Illustrations by Hannah Robinson

The EU is not performing well at the moment. It has been notable for its particularly slow vaccination performance, trailing behind countries like the US, UK, Israel and UAE. This is deplorable given Europe has been considerably badly hit by Covid-19. Moreover, it is currently involved in an argument over supplies with AstraZenaca, and its reaction has been, simply, damning.

The EU has found itself stuck between a rock and a hard place: it is failing to vaccinate its citizens fast enough. But, simultaneously is not able to get the supplies it ordered, because it ordered them later than others, specifically Britain. Whilst the EU hoped that by working as a single spokesperson – representing its 27 constituent countries – would be more efficient and succeed in gaining a better deal, it has actually resulted in bureaucracy and protocol delaying and complicating the process. Britain, as of 3rd February had vaccinated 14.9 per 100 people; the EU’s average was 3.05.

Equally, far from the scheme ensuring the countries are equally provided for, the EU countries all have different vaccination rates, with the highest being Malta which, according to the same statistics, had vaccinated 6.6 per 100 people, and Bulgaria had the lowest – a mere 0.66 per 100 people. What has the scheme really achieved, if it has not enabled the countries to be systematically equal, in terms of vaccinations?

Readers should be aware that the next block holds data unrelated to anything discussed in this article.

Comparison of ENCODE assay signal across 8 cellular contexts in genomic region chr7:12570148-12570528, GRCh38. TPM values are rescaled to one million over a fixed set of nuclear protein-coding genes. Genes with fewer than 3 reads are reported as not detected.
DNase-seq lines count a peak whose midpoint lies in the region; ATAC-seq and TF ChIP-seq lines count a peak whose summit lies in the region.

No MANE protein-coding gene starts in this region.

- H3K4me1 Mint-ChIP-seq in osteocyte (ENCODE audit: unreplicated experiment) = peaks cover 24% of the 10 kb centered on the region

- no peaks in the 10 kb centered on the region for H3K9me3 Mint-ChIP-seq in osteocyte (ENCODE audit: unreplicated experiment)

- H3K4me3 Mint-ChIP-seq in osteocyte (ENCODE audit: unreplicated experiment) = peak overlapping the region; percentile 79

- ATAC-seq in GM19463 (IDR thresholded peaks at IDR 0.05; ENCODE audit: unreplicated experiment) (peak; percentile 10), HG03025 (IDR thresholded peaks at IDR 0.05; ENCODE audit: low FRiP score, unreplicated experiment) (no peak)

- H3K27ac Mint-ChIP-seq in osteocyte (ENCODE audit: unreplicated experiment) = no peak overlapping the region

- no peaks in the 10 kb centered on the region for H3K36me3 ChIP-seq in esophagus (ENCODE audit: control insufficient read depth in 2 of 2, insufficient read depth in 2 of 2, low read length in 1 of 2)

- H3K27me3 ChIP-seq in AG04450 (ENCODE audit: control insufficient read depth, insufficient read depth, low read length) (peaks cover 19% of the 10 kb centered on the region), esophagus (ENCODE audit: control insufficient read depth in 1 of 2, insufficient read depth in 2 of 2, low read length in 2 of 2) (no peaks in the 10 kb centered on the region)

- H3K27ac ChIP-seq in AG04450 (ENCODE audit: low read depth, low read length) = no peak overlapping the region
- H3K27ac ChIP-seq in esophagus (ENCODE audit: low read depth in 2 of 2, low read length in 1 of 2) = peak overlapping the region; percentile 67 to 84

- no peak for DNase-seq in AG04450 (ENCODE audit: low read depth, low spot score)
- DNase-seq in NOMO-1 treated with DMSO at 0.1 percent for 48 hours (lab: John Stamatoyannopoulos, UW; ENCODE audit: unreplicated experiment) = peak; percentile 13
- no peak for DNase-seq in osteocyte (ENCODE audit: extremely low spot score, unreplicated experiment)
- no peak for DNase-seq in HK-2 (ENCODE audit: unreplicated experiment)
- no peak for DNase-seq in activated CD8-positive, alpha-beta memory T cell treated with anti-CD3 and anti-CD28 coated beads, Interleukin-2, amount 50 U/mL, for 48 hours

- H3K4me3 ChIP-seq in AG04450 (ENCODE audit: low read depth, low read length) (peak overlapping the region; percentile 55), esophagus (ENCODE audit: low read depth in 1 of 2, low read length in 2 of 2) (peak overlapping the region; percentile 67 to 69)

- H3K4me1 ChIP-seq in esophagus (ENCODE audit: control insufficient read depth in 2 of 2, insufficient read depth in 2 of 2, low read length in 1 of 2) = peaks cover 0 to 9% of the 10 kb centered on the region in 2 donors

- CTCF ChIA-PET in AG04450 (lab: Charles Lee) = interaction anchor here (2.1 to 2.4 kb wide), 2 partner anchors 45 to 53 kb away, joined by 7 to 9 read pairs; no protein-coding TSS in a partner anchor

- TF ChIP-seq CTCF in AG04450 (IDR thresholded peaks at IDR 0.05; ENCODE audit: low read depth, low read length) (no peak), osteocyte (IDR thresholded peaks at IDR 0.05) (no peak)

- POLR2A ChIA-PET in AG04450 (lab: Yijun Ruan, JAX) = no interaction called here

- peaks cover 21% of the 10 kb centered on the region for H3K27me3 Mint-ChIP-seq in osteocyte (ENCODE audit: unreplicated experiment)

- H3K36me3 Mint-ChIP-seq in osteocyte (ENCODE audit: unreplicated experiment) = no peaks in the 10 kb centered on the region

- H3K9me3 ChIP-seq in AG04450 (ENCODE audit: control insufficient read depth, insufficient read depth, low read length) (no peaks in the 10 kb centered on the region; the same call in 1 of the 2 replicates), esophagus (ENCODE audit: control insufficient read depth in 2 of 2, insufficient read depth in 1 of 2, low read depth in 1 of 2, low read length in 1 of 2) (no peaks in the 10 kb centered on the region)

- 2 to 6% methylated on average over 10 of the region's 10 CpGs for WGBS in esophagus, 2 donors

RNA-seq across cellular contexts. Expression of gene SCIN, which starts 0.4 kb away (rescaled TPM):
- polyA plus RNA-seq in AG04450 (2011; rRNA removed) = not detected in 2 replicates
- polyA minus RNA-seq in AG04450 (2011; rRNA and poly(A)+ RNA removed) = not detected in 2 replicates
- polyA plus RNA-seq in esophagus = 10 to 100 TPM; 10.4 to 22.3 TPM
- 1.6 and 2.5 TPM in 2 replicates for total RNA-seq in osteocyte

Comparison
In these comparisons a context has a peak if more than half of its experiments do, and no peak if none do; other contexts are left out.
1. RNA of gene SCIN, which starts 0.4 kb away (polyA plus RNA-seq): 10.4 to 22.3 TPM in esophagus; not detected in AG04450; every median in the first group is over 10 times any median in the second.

In any case, the EU were stuck. So, when AstraZeneca informed the EU that they would have to reduce their supply to 31 million, a cut of 60%, due to manufacturing issues, the EU retaliated, demanding that Britain’s supplies should instead be cut.

The EU ordered 300 million doses of the AstraZeneca Vaccine – otherwise known as the Oxford Vaccine – back in August 2020. Britain ordered 100 million in May, three months earlier. But the EU maintained that they should not be given fewer doses simply because the UK ordered them earlier. The EU seem to have slightly missed the point of the rules of a queue – a notion in itself inextricably linked with Britishness. Their decision to trigger Article 16, allowing for checks on the border between Northern Ireland and Ireland, has been widely criticised.

Obviously the EU are trying to protect their citizens and are anxious to ensure that their countries are protected against this frightening virus, but their decision to disregard legal contracts, and put British citizens at risk suggests a dangerous kind of European nationalism.

Some of the anti-EU sentiment has been abhorrent over the last few years, and has been criticised by many for demonstrating a British nationalism. Nationalism, which the EU was set up to try and prevent. By trying to attempt closing borders and ignoring legislation, they have ultimately said – if you don’t want to play by our rules, you do not matter to us.

It’s a tricky situation, because, while Brexiteers and those in charge have, over the last few years, often disrespected the EU, the EU has unfortunately demonstrated, in this situation, as no better.

This is not a Remainer vs Brexiteer battle. This is simply an instance where the EU have behaved unacceptable. To criticise something does not automatically mean you disagree with it wholly. You can be a Remainer, like me, and still think the EU was wrong here; equally you can be a Brexiteer and believe the EU has benefits.

The EU needs to be careful about not presenting themselves as European first, and avoiding a kind of European nationalism, the very kind they swore would be “never again”.